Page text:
On May 6, 1973, Len Hutton remembers enduring a war accident and losing 6 years (1939-45) but playing 79 tests between 1937 and 1955. AUSTRALIA loves his past foes — especially if one of them happens to be Len Hutton.
Sir Leonard Hutton was in Australia in his capacity as an executive of Fenner & Co. Ltd. Conveyor belting is his business. However, he was still able to talk about yesterday’s game and today’s game. I think 1939 was the year I played my finest cricket,” he told Phil Wilkins of the Sydney Morning Herald
“I was only 22. I reckon Don Bradman had the edge on me but only just.” Subsequently due to a war accident surgeons had to take a piece of bone out of both his legs and fit them into his arm. “If that accident hadn’t happened then God help Australia.” Len Hutton, now 56, and relaxed, remembered his epic duels with Ray Lindwall and Keith Miller. He feels “the game is more competitive, more cut-throat There was a friendliness about the game, even with Lindwall and Miller throwing down bouncers at you.
“India and Pakistan are pretty good sides now. South Africa and West Indies have strong sides. It is harder all around’ whereas it was mainly Australia versus England in my time.” He gravely concluded, “I very much doubt if young cricketers in England are now as dedicated as before.” Well, whatever happened to Len Hutton subsequently, nothing could take away the glory of that tremendous performance from him.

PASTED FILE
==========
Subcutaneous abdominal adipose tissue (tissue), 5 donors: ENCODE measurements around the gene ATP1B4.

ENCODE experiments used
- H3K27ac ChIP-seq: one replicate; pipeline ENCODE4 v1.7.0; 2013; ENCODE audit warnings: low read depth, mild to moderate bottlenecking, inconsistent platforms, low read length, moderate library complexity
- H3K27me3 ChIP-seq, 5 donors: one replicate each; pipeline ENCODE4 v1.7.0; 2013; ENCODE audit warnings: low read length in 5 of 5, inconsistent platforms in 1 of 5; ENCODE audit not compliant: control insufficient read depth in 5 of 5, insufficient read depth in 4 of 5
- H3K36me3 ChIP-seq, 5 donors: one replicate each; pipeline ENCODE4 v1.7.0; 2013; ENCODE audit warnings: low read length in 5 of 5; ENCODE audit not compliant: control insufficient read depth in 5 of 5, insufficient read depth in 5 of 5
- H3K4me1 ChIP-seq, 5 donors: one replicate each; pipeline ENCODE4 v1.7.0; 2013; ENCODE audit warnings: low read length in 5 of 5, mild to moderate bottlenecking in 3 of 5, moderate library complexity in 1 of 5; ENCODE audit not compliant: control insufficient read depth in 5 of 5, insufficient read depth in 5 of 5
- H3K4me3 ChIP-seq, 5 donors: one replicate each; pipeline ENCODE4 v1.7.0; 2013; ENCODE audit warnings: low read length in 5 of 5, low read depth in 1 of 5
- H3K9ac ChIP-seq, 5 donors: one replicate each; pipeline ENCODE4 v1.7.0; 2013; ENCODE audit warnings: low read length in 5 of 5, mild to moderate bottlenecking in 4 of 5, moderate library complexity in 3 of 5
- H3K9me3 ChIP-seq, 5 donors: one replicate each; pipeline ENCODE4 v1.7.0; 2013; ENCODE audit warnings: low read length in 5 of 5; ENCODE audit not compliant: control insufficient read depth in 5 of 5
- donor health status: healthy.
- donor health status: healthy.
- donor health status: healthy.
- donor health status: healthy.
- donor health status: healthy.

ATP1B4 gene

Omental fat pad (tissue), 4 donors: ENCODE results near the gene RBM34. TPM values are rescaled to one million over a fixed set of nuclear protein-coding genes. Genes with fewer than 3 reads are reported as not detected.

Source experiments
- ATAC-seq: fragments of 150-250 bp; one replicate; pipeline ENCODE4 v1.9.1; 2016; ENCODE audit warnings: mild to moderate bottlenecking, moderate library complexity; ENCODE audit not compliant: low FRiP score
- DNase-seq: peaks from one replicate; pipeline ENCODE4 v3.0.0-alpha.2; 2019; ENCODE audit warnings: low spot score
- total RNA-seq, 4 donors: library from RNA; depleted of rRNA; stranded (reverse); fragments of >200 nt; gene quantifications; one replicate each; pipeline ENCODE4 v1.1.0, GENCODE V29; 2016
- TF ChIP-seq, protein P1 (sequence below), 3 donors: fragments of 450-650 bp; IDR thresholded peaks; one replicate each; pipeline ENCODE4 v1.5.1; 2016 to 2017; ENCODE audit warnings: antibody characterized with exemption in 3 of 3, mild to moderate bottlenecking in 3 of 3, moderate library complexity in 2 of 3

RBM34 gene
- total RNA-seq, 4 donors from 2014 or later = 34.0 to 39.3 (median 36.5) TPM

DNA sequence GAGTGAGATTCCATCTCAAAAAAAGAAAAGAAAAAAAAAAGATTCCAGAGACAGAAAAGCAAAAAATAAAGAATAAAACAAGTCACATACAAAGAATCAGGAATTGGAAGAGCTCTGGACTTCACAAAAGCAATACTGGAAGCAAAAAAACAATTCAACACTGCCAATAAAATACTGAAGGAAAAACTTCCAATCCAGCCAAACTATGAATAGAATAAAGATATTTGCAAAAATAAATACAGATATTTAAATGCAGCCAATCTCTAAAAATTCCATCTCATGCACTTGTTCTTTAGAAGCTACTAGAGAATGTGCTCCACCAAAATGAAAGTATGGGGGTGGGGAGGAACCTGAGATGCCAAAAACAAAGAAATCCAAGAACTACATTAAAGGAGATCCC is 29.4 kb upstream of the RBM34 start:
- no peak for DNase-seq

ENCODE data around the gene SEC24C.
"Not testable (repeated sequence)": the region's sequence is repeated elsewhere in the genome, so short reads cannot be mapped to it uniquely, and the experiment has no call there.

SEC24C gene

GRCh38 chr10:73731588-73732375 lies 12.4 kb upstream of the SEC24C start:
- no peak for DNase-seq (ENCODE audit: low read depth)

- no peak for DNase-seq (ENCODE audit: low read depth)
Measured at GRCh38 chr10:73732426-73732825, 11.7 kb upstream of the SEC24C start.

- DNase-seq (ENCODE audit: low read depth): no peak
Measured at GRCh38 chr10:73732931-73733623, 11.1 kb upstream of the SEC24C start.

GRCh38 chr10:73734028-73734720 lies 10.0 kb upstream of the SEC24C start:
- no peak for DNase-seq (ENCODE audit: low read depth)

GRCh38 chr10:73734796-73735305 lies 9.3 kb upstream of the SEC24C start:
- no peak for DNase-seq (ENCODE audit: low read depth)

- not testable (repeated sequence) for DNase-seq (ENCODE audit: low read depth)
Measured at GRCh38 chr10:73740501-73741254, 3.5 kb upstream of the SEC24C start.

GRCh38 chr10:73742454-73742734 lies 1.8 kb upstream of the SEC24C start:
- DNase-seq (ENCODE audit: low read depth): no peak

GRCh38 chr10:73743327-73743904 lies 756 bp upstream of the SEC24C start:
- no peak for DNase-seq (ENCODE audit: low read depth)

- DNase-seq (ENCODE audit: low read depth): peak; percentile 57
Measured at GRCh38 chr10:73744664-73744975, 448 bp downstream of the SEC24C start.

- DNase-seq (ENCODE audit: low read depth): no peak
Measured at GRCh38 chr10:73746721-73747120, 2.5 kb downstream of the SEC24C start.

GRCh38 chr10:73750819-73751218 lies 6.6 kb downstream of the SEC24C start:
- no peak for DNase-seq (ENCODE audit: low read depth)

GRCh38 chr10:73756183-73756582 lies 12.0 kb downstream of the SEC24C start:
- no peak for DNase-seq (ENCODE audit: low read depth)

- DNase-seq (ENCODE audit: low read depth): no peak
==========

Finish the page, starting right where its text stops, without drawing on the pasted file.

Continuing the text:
And almost the next thing of importance that did happen to him was an accident in a gymnasium, when he was a PT instructor early in the war, an accident that caused him to have forty-six stitches put in his left arm — and that arm is now two inches shorter than the other. An accident like that might easily have ended the cricketing career of lesser men, and we wondered how it would affect his batting.
Len Hutton studied the problem calmly and discovered that light and the bats unusually short handles the answer. It is true that after the war when he resumed his full responsibilities for Yorkshire and England, there had to be some adjustments of technique — some recovery of full confidence. After such an injury anyone might be expected to shape a little warily against, say, the rasping bumpers of Keith Miller and Ray Lindwall.